A feminist street artist has veered from her usual topic of giant vaginas, instead stunning New York City’s Lower East side with a 40-foot tall penis graffiti on an apartment building.
Swedish street artist Carolina Falkholt chose the side of 303 Broome St. as the canvas for her four-story phallic masterpiece. Her previous work has featured in multiple museum exhibitions, most recently in Wanas Konst, Gothenburg Museum of Art, and Eskilstuna Art Museum. Falkholt says she wants to challenge gender stereotypes and sexual taboos.
“I have never heard so much laughter and seen so many happy faces behind my back when painting as for today doing this wall on Broome Street,” Falkholt wrote on Instagram.
Falkholt is infamous for highly graphic depictions of human genitalia, plastering a massive vulva onto a building in Sweden in 2015 and, more recently painting another, more abstract depiction of a vulva on 56 Pike Street, near to this latest Christmas Eve penis mural.
Reaction to the work has been mixed, with local residents up in arms in an online residents group, complaining about the excessive vulgarity, especially for a residential neighborhood.
“It’s ugly,” said neighbor Qun Chen, 47, as cited by The New York Post.“There’s a lot of kids that live in this building and in the neighborhood — it’s not good for the kids, they’re little.”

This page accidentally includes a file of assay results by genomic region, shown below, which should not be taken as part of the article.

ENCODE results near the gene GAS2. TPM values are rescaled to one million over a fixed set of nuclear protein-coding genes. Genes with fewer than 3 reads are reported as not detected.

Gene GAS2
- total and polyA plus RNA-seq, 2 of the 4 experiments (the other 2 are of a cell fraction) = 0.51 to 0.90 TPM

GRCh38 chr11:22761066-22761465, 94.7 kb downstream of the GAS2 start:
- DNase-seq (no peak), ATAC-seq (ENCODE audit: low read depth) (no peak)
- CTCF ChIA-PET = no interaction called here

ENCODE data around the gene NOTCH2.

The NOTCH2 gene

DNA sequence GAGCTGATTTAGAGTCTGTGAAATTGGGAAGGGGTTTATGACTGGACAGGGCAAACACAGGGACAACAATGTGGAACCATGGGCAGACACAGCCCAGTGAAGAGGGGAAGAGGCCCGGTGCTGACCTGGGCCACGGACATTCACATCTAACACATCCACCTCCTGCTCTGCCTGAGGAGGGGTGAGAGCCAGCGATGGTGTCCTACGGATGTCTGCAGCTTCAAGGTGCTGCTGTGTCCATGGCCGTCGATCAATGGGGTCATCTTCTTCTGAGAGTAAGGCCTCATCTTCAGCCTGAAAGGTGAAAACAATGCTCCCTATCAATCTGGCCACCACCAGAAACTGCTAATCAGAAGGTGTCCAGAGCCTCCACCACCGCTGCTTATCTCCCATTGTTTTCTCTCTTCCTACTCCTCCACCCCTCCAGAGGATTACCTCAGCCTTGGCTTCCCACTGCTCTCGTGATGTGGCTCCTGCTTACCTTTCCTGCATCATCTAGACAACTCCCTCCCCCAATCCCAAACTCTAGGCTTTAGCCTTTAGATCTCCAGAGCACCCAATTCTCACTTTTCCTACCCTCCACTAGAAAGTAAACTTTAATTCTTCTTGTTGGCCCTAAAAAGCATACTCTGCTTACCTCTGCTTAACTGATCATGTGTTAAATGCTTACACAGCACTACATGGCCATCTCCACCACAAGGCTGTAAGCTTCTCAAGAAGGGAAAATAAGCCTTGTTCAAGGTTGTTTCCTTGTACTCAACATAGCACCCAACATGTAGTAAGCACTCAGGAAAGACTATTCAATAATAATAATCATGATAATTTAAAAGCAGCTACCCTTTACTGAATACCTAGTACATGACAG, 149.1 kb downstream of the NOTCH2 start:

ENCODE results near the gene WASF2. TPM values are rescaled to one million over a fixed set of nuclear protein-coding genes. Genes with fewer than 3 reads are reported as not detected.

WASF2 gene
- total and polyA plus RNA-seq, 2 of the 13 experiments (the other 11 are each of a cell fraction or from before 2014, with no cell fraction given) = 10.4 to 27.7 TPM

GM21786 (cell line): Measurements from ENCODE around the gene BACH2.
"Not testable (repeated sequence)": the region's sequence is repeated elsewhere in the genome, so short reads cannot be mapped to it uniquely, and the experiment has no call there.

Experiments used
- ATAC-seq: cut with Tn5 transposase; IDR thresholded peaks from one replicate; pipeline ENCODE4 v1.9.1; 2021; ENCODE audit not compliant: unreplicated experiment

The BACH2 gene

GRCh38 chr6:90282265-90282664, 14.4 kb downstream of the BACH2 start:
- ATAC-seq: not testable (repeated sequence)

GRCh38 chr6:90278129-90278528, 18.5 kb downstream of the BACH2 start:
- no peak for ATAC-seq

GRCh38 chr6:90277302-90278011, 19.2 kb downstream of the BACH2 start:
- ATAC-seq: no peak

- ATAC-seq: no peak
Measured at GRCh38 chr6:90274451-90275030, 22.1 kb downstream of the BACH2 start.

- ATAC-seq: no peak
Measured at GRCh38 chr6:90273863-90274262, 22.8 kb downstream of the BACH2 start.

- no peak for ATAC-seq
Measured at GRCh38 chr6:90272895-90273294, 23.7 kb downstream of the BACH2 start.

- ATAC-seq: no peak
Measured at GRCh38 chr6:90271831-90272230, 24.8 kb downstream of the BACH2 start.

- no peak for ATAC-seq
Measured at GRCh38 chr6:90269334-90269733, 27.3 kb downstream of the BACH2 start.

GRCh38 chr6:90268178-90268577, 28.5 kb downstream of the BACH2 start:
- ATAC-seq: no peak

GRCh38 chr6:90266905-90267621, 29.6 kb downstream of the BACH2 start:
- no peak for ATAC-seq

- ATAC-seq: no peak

“It’s not offensive — it’s 2017,” said Felton Chen, 30, no relation. “It doesn’t bother me.”
The piece was commissioned by The New Allen Foundation, run by a local Peruvian restaurant named Baby Brassa. “Created by Franco Noriega and Milan Kelez… [the] art foundation unites a collective of graffiti artists and muralist that are transforming Allen Street into the city’s premiere street art gallery,” the collective’s website reads.
The building’s superintendent, Jason Estrada told NBC that "no one knew" ahead of time about the highly graphic glans. "It's art, man. At the end of the day, it's freedom of expression. I'm into street art, and I like it. It doesn't bother me," he said, as cited by NBC New York.
"Talking about these subjects in public space is a must for a healthy, nonviolent community/world," Falkholt said as cited by NBC New York. "And the dialogue created around feminist public art pieces raises awareness."